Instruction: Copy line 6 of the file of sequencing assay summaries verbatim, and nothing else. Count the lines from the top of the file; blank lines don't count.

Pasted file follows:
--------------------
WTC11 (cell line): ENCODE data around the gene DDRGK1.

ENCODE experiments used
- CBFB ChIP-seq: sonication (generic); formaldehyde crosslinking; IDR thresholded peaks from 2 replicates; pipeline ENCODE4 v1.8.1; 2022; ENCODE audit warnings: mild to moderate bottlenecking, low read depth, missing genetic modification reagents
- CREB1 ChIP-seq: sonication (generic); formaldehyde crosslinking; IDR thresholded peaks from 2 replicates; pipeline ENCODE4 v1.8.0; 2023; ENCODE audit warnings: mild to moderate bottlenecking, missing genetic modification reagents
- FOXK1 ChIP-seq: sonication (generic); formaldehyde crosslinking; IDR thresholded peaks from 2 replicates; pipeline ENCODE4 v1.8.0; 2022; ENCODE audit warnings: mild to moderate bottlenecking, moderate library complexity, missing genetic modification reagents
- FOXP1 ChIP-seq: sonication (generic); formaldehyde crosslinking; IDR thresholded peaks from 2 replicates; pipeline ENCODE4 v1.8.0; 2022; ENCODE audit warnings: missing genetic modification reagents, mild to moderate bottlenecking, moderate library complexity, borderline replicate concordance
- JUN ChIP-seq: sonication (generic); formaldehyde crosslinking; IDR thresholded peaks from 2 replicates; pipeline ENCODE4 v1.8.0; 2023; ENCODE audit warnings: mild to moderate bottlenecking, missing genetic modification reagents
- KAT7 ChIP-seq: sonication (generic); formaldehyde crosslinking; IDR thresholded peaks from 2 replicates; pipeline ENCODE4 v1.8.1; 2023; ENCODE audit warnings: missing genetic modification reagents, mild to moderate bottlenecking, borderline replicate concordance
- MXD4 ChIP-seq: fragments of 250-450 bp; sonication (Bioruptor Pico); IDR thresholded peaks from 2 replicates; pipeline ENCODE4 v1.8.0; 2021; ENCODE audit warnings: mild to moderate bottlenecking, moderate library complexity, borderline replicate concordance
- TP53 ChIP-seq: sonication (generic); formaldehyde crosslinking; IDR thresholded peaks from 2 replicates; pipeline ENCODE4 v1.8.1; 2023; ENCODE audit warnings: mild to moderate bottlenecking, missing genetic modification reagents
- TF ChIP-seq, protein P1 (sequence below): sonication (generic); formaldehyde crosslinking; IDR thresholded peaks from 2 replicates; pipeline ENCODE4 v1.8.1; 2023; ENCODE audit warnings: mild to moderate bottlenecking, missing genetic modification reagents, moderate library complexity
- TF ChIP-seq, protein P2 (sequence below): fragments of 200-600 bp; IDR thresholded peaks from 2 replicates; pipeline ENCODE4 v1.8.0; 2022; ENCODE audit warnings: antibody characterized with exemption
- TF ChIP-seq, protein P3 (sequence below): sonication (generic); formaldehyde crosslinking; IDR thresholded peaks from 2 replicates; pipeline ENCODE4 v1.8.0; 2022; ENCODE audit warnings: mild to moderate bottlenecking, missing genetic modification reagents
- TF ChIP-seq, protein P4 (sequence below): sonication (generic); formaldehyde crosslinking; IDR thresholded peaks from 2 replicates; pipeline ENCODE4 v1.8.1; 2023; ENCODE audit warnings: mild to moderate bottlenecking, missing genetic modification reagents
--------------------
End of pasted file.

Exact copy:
- FOXP1 ChIP-seq: sonication (generic); formaldehyde crosslinking; IDR thresholded peaks from 2 replicates; pipeline ENCODE4 v1.8.0; 2022; ENCODE audit warnings: missing genetic modification reagents, mild to moderate bottlenecking, moderate library complexity, borderline replicate concordance